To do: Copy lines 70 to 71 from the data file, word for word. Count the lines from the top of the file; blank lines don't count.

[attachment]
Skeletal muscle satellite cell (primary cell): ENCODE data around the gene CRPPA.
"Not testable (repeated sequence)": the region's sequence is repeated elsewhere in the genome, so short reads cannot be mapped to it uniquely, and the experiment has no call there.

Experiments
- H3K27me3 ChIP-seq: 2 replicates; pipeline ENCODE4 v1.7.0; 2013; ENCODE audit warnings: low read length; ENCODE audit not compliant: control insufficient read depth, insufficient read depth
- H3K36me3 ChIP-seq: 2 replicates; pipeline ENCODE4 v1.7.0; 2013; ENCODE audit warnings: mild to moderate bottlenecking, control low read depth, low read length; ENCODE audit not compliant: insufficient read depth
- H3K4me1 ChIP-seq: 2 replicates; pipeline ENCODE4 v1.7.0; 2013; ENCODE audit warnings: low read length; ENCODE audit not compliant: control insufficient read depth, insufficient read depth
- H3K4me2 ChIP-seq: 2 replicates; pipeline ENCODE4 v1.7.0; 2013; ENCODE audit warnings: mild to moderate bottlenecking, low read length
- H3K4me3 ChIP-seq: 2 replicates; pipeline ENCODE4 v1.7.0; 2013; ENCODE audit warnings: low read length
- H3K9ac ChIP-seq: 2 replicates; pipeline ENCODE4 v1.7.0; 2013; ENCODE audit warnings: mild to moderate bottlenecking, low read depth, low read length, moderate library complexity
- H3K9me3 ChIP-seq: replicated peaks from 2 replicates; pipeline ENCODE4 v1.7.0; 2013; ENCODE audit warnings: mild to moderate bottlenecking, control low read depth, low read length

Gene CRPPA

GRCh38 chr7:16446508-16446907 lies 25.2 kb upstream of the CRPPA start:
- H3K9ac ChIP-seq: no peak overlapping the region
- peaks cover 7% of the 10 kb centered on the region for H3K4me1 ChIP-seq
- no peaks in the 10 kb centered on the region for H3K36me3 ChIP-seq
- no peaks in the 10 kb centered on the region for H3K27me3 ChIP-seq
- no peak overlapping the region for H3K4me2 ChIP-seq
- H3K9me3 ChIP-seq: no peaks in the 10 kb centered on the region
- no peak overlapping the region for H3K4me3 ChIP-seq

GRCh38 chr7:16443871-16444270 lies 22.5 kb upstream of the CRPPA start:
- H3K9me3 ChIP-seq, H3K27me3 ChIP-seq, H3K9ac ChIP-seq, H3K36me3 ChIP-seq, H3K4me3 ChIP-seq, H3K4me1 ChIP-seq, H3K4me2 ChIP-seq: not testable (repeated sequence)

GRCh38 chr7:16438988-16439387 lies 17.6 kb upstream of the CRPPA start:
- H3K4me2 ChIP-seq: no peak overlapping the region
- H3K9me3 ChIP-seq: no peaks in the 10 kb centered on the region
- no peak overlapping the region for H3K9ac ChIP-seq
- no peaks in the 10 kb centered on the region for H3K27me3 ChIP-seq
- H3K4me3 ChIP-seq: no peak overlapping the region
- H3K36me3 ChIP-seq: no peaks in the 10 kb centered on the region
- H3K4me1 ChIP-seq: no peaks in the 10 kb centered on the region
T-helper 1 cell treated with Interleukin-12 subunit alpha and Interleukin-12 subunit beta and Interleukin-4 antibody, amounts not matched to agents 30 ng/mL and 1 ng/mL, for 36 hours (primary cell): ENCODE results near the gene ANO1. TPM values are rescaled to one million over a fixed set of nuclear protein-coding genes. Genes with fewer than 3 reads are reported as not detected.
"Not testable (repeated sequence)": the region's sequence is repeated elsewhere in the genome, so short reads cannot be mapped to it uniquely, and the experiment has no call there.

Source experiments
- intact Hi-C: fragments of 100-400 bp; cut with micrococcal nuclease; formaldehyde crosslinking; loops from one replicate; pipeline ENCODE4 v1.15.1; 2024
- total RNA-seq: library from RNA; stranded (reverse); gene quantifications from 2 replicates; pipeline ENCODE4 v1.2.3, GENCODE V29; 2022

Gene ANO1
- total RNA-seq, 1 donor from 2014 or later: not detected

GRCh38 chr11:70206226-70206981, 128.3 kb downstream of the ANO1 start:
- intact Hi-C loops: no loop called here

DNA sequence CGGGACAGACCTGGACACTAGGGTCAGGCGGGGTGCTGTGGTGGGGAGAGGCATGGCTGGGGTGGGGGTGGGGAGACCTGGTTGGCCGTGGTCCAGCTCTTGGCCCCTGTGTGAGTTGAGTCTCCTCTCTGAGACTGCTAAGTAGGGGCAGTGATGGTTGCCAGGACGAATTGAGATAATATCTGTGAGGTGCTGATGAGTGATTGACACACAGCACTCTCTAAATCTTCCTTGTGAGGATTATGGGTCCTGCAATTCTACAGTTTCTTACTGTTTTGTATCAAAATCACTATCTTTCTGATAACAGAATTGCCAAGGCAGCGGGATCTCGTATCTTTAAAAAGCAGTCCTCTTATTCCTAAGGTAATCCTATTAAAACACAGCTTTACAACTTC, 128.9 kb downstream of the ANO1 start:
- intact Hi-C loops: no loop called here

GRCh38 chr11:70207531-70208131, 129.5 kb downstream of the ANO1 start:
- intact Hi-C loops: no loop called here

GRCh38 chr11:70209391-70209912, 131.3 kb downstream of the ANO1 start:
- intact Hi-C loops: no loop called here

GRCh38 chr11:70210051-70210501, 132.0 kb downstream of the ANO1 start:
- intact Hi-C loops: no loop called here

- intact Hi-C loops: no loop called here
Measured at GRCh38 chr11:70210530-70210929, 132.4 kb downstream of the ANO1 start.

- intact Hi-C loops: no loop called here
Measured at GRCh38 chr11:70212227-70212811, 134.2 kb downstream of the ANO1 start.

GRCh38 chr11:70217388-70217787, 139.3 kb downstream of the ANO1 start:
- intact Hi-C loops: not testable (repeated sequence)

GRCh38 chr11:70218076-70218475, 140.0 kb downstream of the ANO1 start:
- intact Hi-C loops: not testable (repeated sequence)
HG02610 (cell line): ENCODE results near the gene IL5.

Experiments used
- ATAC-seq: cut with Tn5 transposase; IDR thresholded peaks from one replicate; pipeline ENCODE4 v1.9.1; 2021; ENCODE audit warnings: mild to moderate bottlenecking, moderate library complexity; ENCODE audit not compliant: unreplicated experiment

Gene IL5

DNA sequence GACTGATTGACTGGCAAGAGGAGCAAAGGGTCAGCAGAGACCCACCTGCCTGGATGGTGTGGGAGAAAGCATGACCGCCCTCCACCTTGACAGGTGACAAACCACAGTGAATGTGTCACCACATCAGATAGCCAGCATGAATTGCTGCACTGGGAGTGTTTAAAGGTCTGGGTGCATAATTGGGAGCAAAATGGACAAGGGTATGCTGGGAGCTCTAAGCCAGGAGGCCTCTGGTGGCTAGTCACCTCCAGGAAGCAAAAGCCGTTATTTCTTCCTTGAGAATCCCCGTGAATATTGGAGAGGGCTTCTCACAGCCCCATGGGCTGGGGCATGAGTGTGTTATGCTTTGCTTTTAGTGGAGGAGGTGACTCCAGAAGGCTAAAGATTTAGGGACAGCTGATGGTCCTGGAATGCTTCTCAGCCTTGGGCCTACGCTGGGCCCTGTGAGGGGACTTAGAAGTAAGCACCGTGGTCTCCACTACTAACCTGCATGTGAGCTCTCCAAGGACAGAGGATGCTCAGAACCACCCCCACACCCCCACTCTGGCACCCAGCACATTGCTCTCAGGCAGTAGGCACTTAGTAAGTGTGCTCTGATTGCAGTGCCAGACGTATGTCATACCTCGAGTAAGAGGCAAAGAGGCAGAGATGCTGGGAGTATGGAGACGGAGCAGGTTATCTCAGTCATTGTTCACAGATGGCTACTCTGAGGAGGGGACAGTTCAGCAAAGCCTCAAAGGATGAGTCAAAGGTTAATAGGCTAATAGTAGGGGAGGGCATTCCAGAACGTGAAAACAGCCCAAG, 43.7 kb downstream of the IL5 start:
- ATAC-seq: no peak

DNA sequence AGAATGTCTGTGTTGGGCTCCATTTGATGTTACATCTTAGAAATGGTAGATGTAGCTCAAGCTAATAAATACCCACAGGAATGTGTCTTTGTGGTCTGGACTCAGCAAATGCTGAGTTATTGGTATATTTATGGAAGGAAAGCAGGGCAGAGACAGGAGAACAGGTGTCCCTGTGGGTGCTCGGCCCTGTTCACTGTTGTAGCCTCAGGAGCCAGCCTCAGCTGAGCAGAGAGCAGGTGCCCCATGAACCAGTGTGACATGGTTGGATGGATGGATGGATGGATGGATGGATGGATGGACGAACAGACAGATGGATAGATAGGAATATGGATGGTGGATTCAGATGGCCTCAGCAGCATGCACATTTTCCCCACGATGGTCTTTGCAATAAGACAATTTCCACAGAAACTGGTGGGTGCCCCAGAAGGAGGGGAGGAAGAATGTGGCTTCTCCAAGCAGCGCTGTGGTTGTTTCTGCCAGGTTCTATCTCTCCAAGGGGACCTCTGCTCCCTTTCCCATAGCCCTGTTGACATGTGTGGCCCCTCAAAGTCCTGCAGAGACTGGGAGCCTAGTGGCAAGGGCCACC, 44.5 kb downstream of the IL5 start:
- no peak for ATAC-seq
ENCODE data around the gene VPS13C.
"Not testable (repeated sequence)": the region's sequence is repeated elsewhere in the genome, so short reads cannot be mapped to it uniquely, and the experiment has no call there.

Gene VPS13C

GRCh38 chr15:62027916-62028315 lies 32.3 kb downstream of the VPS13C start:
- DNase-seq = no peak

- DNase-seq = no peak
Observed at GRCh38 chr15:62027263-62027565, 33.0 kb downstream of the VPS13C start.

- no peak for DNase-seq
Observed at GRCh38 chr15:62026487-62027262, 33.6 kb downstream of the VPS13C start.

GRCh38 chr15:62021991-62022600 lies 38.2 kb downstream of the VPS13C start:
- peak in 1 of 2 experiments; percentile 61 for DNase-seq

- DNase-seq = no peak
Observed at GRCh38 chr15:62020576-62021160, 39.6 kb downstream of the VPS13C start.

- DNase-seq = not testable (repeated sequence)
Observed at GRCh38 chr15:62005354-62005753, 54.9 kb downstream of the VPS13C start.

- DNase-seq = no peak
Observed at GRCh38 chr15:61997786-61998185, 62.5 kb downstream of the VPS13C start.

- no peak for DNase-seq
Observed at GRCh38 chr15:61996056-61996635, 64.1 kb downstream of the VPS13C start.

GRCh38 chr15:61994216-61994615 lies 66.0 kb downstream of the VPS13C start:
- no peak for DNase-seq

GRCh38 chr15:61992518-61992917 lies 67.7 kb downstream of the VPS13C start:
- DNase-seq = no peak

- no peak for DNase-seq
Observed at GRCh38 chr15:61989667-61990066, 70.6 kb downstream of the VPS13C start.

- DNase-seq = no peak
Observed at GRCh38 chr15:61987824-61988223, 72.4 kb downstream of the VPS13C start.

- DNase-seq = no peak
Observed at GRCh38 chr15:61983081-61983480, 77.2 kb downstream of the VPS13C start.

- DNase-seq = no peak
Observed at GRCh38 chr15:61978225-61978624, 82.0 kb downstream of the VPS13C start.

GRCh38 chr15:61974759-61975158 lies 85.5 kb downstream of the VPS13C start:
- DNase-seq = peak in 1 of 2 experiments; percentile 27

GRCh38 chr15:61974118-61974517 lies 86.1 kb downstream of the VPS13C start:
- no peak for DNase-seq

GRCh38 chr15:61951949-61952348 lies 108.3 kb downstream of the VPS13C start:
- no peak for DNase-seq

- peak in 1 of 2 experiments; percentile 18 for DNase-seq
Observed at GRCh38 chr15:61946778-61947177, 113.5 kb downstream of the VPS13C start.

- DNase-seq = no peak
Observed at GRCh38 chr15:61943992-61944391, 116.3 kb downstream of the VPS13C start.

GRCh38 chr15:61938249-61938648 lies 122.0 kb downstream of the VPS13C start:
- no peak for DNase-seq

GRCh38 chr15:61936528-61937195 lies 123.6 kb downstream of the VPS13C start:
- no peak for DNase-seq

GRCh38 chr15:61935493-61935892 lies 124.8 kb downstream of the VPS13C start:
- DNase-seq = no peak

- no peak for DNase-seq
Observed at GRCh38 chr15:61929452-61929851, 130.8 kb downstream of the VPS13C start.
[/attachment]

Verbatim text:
- no peak for DNase-seq
Observed at GRCh38 chr15:62026487-62027262, 33.6 kb downstream of the VPS13C start.